Contributed by Dr. Nachamma Sockalingam, TLC
This post is a snapshot of the fourth TEAMS (Teaching Excellence for Associates: Meetings and Sharing session) for associates, that was held on the 17th of October, from 5 to 7 pm. The topic of this discussion was “Preparing Materials to Present Effectively and Engage Students” and it focused on the preparation work needed for effective presentation. I had the opportunity to facilitate this TEAMS session (as well as the other sessions) and I should say that engaging with instructors has been a fantastic learning experience. Overall, the feedback for the sharing session has been positive and encouraging, which gives us more energy to continue on. I would like to thank all the TEAMS participants for their contributions. Hope that those who were not able to join us would be able to do so asynchronously through this post.
I am trying out a new presentation style here, one inspired by a book by T. S. Spivet in which he intersperses his ideas with reflective thoughts. Hope it is not too confusing. My thoughts are in blue font.
There 4 subtopics covered in the session as well as this blog are:
- What are the critical factors that determine the effectiveness of a presentation (in the teaching context)?
- Challenges in presenting effectively and suggestions
- Three basic principles of effective presentation: “COR”
- How to prepare materials to present effectively (more specifically in UniSIM context)?
The discussion started out with an engaging icebreaker on what constitutes effective presentation skills (for the purpose of teaching). Two sample video clips of about 2-3 minutes each from YouTube on “Hypothesis Testing” were shown and participants were invited to share their views on the teaching style and presentation skills . This led us to discuss some of the challenges in presenting effectively. Participants shared their experiences in overcoming such challenges. Finally, the various points were summed up and the basics of what is expected at UniSIM (in terms of presentation skills) and how to prepare (to present effectively) were shared with the participants.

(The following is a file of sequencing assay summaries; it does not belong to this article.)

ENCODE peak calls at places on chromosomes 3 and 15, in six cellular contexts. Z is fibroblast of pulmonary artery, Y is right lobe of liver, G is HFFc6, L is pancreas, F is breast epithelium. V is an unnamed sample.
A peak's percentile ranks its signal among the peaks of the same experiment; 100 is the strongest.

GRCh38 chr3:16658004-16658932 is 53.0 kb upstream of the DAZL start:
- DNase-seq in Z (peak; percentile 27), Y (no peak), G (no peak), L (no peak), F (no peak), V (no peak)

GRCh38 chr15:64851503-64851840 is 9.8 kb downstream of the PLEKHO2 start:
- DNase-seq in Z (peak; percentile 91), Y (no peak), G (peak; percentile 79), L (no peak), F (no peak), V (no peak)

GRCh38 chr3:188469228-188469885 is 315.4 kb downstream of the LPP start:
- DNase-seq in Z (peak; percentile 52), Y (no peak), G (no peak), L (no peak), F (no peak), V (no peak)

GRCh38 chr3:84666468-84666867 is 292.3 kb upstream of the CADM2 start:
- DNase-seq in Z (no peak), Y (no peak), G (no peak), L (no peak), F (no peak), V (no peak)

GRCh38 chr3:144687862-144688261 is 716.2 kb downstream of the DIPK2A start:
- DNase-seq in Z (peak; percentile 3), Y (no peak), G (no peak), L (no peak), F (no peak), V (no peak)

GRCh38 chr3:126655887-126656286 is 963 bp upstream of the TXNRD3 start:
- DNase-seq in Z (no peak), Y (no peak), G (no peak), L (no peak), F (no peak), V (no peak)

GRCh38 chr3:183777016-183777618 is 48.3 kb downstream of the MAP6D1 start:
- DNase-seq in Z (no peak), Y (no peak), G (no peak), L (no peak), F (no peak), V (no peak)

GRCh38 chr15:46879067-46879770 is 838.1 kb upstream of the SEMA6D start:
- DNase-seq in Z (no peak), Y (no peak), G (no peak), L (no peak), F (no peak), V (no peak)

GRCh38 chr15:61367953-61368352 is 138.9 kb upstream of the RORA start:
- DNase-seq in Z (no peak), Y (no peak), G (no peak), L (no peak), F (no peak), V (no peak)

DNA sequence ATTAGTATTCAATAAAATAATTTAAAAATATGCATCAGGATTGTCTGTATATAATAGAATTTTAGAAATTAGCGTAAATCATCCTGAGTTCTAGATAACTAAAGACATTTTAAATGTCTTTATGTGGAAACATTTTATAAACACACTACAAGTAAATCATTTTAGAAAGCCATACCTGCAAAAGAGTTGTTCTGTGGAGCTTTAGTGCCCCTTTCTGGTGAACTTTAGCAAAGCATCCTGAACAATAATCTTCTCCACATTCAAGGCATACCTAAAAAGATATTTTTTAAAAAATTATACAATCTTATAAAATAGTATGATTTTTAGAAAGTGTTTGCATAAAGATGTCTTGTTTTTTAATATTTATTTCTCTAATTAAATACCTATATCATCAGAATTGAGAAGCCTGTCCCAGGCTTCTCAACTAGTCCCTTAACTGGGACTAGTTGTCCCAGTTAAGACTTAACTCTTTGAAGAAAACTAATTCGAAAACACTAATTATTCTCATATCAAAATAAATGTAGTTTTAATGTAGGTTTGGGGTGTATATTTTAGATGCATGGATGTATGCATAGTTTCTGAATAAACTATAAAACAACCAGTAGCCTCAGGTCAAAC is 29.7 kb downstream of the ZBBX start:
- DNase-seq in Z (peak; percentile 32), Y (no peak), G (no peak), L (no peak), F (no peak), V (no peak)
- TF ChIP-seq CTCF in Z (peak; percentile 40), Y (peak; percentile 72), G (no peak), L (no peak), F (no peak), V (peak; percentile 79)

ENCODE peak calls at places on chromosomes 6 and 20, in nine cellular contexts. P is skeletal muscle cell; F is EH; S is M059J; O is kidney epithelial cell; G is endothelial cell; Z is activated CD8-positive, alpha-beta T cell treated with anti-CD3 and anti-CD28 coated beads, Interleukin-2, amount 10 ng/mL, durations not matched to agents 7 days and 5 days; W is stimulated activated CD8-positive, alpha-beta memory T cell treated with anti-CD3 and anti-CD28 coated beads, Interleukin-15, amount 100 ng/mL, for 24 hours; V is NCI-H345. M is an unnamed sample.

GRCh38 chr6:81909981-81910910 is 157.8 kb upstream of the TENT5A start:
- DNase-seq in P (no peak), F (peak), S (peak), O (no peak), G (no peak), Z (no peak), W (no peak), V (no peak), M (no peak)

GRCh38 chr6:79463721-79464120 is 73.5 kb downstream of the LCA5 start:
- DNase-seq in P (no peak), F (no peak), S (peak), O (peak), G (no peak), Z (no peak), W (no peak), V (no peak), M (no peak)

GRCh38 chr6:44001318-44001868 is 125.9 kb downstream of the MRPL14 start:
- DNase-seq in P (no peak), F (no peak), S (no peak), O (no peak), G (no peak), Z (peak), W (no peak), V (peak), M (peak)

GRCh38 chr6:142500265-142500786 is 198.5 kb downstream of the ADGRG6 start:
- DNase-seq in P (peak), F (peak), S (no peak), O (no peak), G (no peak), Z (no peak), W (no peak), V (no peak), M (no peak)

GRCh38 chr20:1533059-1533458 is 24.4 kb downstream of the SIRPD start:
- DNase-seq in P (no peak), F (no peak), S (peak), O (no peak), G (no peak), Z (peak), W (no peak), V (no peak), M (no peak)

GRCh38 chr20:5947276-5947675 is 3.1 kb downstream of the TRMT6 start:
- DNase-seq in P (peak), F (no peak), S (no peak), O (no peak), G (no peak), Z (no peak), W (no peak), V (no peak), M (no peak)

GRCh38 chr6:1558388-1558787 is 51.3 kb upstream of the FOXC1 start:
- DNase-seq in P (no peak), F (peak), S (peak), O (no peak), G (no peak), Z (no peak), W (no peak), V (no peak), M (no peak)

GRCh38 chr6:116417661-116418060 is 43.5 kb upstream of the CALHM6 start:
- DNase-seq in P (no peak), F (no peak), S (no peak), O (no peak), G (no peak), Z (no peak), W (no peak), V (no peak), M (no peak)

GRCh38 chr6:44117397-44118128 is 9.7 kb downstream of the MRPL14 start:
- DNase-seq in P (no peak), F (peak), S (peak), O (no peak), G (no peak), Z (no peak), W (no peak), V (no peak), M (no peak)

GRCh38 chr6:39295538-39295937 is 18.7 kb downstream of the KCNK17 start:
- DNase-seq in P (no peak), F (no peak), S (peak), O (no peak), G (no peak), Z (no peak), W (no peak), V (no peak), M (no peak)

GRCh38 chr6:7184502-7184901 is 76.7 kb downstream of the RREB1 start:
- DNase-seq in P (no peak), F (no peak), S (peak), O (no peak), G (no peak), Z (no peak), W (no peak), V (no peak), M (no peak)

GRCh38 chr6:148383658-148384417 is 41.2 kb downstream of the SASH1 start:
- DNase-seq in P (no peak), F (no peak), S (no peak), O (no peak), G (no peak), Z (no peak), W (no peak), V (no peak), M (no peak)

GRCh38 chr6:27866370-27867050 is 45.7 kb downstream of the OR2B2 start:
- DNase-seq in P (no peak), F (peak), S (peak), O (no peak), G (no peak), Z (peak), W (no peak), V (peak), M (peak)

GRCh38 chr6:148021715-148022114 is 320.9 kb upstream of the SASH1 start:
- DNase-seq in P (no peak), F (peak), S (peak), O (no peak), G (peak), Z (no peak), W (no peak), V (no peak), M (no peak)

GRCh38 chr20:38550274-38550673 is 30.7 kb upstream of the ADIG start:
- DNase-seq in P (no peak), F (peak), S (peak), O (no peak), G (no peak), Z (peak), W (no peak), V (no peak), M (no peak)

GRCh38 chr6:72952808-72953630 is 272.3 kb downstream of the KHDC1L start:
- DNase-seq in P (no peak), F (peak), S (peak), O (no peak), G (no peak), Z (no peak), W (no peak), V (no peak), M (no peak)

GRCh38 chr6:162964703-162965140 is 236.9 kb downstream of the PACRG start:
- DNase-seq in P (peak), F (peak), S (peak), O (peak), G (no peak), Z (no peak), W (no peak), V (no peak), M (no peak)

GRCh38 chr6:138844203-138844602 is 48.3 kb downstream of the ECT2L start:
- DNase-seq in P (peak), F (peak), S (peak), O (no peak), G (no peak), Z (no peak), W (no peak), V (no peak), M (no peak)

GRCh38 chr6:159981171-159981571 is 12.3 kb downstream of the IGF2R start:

(I used divergence – convergence method to generate ideas and facilitate the discussion. The act of showing concrete videos – using two different examples and asking participants to compare engaged the participants not just cognitively (i.e., got them thinking and engaged) but also socially (as everyone of the participants contributed and shared their views).
1) What are the critical factors that determine the effectiveness of a presentation (in the teaching context)?
Participants shared their thoughts on the videos and a mini-discussion ensued. There was a general consensus that there are different teaching styles and that the choice of teaching style depends on several factors such as (1) purpose, (2) discipline, (3) time factor, and (4) students’ prior knowledge. It was generally agreed that the purpose is one of the most important factors.
Purpose can be defined to be the (learning) outcomes. If the purpose is simply to list out concepts- then probably didactic teaching would be efficient and suitable, since didactic teaching is transfer of information, from lecturer to students, say in the traditional sense of lecture. However, if the purpose is to engage students and ensure that they understand, and make them think about what they have learnt beyond the class space and time, then there is a need to include activities to allow students to participate and contribute their ideas. This need not be physical activities where students are required to do something. It can simply be mental activities whereby students are given a cognitive puzzle to think about or solve/work out an answer. The idea is to engage the students cognitively.